Signatures that do not fit the usual duple or triple categories are called complex, asymmetric, irregular, unusual, or odd—though these are broad terms, and usually a more specific description is appropriate. The term odd meter, however, sometimes describes time signatures in which the upper number is simply odd rather than even, including 3
4
and 9
8
.[8]

The irregular meters (not fitting duple or triple categories) are common in some non-Western music, but rarely appeared in formal written Western music until the 19th century. Early anomalous examples appeared in Spain between 1516 and 1520,[8] but the Delphic Hymns to Apollo (one by Athenaeus is entirely in quintuple meter, the other by Limenius predominantly so), carved on the exterior walls of the Athenian Treasury at Delphi in 128 BC are in the relatively common cretic meter, with five beats to a foot.[9]

The third movement of Frédéric Chopin's Piano Sonata No. 1 (1828) is an early, but by no means the earliest, example of 5
4
time in solo piano music. Anton Reicha's Fugue No. 20 from his Thirty-six Fugues, published in 1803, is also for piano and is in 5
8
. The waltz-like second movement of Tchaikovsky's Pathétique Symphony (shown below), often described as a "limping waltz",[10] is a notable example of 5
4
time in orchestral music.

Examples from 20th-century classical music include:

In the Western popular music tradition, unusual time signatures occur as well, with progressive rock in particular making frequent use of them. The use of shifting meters in The Beatles' "Strawberry Fields Forever" and the use of quintuple meter in their "Within You, Without You" are well-known examples,[11] as is Radiohead's "Paranoid Android" (includes 7
8
).[12]

Paul Desmond's jazz composition "Take Five", in 5
4
time, was one of a number of irregular-meter compositions that The Dave Brubeck Quartet played. They played other compositions in 11
4
("Eleven Four"), 7
4
("Unsquare Dance"), and 9
8
("Blue Rondo à la Turk"), expressed as 2+2+2+3
8
. This last is an example of a work in a signature that, despite appearing merely compound triple, is actually more complex. Brubeck's title refers to the characteristic aksak meter of the Turkish karşılama dance.[13]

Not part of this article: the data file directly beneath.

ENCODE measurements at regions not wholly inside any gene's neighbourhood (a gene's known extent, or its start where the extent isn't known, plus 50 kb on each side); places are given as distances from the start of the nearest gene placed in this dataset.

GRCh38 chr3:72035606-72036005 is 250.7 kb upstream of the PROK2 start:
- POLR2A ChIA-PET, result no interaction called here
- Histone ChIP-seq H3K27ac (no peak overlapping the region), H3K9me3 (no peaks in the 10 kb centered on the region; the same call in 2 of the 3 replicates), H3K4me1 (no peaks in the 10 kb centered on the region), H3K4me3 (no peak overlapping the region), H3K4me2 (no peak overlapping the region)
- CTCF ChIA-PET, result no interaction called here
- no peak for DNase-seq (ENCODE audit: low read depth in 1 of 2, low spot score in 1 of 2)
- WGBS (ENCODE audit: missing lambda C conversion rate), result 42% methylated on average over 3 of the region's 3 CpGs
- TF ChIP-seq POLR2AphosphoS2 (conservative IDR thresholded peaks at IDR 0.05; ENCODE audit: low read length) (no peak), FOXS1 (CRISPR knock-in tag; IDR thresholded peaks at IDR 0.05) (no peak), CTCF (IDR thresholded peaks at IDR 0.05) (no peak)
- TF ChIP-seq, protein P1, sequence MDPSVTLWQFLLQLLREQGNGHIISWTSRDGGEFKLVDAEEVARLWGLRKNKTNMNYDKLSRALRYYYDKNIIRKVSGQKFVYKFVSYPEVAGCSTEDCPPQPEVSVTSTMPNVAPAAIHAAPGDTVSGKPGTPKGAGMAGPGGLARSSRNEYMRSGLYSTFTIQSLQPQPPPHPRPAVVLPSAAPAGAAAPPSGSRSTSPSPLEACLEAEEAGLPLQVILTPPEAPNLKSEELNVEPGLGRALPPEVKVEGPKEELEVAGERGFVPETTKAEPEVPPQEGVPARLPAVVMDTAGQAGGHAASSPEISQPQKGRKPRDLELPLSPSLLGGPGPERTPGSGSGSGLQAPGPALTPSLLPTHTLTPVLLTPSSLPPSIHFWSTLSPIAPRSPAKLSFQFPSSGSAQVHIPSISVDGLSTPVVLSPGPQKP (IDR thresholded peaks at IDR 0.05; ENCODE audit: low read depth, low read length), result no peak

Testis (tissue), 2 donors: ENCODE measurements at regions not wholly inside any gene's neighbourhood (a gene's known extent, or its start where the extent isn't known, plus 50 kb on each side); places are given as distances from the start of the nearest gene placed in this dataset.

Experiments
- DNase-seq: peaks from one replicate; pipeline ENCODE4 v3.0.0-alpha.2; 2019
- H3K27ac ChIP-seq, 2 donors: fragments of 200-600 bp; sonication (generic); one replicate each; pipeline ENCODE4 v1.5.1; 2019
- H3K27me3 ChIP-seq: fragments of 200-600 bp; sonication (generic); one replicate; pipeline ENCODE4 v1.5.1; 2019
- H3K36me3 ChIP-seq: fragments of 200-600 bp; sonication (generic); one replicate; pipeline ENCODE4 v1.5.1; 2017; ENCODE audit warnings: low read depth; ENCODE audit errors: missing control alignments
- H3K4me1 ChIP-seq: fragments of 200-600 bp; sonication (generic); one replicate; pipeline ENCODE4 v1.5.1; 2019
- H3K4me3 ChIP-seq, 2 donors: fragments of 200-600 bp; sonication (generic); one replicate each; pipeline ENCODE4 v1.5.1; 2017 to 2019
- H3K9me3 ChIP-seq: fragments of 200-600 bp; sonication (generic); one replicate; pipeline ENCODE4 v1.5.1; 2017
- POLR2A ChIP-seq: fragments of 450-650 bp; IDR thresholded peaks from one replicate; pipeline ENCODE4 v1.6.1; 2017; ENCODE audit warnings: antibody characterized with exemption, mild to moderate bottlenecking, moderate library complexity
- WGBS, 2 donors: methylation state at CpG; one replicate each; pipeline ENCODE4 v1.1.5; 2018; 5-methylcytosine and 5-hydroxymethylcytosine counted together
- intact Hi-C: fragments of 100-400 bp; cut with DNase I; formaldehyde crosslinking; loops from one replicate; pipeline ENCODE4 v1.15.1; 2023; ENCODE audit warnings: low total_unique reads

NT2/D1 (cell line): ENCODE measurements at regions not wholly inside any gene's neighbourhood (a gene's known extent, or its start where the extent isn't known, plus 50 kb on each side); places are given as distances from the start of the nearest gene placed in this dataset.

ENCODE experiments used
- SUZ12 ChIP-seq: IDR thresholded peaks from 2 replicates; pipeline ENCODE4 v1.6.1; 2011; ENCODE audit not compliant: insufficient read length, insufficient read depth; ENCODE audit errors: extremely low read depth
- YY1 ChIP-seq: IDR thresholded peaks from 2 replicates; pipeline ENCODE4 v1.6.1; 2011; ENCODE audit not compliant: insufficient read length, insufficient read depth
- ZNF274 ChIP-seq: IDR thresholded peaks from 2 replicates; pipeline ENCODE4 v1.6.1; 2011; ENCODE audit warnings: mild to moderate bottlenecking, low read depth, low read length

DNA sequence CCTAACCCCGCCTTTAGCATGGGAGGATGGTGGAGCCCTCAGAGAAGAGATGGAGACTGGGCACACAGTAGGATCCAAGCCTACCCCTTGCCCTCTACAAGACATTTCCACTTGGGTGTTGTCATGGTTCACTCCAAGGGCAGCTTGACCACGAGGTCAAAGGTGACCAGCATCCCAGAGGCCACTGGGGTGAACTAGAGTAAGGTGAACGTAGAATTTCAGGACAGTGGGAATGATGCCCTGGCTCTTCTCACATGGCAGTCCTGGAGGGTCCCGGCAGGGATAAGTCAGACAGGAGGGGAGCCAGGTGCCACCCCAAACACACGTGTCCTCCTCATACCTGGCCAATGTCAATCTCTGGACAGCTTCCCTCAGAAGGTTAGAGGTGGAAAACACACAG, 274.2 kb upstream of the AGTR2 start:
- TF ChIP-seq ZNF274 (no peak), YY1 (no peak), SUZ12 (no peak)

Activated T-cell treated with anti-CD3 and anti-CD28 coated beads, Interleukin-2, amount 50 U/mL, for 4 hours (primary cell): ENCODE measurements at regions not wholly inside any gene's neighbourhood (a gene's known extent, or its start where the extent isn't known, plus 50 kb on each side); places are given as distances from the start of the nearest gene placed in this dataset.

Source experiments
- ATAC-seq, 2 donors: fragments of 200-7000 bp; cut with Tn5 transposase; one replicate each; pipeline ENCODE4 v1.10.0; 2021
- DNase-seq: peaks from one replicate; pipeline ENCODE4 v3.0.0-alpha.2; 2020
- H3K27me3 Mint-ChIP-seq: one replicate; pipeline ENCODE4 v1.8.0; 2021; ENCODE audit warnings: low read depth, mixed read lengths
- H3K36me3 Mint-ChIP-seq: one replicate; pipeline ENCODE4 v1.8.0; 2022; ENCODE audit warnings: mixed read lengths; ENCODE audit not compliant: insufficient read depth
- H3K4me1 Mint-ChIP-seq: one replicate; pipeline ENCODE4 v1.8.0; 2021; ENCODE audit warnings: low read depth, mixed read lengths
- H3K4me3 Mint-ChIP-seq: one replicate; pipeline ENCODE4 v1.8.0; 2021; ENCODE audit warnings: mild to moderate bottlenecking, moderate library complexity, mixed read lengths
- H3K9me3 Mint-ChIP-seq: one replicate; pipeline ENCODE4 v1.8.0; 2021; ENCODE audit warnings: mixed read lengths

However, such time signatures are only unusual in most Western music. Traditional music of the Balkans uses such meters extensively. Bulgarian dances, for example, include forms with 5, 7, 9, 11, 13, 15, 22, 25 and other numbers of beats per measure. These rhythms are notated as additive rhythms based on simple units, usually 2, 3 and 4 beats, though the notation fails to describe the metric "time bending" taking place, or compound meters. See Additive meters below.

Some video samples are shown below.

5
4
at 60 bpm
7
4
at 60 bpm
11
4
at 60 bpm

## Mixed meters

While time signatures usually express a regular pattern of beat stresses continuing through a piece (or at least a section), sometimes composers place a different time signature at the beginning of each bar, resulting in music with an extremely irregular rhythmic feel. In this case, the time signatures are an aid to the performers and not necessarily an indication of meter. The Promenade from Modest Mussorgsky's Pictures at an Exhibition (1874) is a good example. The opening measures are shown below:

Igor Stravinsky's The Rite of Spring (1913) is famous for its "savage" rhythms. Five measures from "Sacrificial Dance" are shown below:

In such cases, a convention that some composers follow (e.g., Olivier Messiaen, in his La Nativité du Seigneur and Quatuor pour la fin du temps) is to simply omit the time signature. Charles Ives's Concord Sonata has measure bars for select passages, but the majority of the work is unbarred.